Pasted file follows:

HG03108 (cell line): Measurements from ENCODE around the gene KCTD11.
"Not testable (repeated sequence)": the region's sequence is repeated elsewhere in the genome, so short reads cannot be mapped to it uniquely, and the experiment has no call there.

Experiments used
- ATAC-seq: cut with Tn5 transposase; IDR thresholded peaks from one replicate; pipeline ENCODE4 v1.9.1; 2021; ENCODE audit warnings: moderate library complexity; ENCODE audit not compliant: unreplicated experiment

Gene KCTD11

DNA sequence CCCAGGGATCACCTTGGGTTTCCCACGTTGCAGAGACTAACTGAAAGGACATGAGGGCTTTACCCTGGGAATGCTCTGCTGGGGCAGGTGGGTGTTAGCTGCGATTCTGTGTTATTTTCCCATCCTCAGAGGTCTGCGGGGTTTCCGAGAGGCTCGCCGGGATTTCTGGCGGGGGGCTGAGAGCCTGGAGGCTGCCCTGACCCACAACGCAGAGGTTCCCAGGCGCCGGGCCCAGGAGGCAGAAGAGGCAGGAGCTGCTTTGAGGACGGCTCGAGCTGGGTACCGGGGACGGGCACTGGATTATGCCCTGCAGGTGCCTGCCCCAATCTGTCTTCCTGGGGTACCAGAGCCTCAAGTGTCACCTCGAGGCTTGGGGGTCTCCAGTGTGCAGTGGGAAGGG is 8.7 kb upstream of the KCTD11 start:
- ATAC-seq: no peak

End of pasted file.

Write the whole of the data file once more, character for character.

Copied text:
HG03108 (cell line): Measurements from ENCODE around the gene KCTD11.
"Not testable (repeated sequence)": the region's sequence is repeated elsewhere in the genome, so short reads cannot be mapped to it uniquely, and the experiment has no call there.

Experiments used
- ATAC-seq: cut with Tn5 transposase; IDR thresholded peaks from one replicate; pipeline ENCODE4 v1.9.1; 2021; ENCODE audit warnings: moderate library complexity; ENCODE audit not compliant: unreplicated experiment

Gene KCTD11

DNA sequence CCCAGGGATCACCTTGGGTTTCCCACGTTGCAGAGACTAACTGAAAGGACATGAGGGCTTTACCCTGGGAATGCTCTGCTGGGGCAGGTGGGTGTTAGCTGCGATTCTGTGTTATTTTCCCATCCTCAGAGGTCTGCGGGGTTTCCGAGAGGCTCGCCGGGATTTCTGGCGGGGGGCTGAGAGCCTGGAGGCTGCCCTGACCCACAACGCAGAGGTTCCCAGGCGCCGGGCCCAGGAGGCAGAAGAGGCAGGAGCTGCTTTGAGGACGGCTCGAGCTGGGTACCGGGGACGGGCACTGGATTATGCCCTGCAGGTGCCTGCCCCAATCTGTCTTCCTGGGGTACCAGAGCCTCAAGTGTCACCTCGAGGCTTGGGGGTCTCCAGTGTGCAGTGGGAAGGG is 8.7 kb upstream of the KCTD11 start:
- ATAC-seq: no peak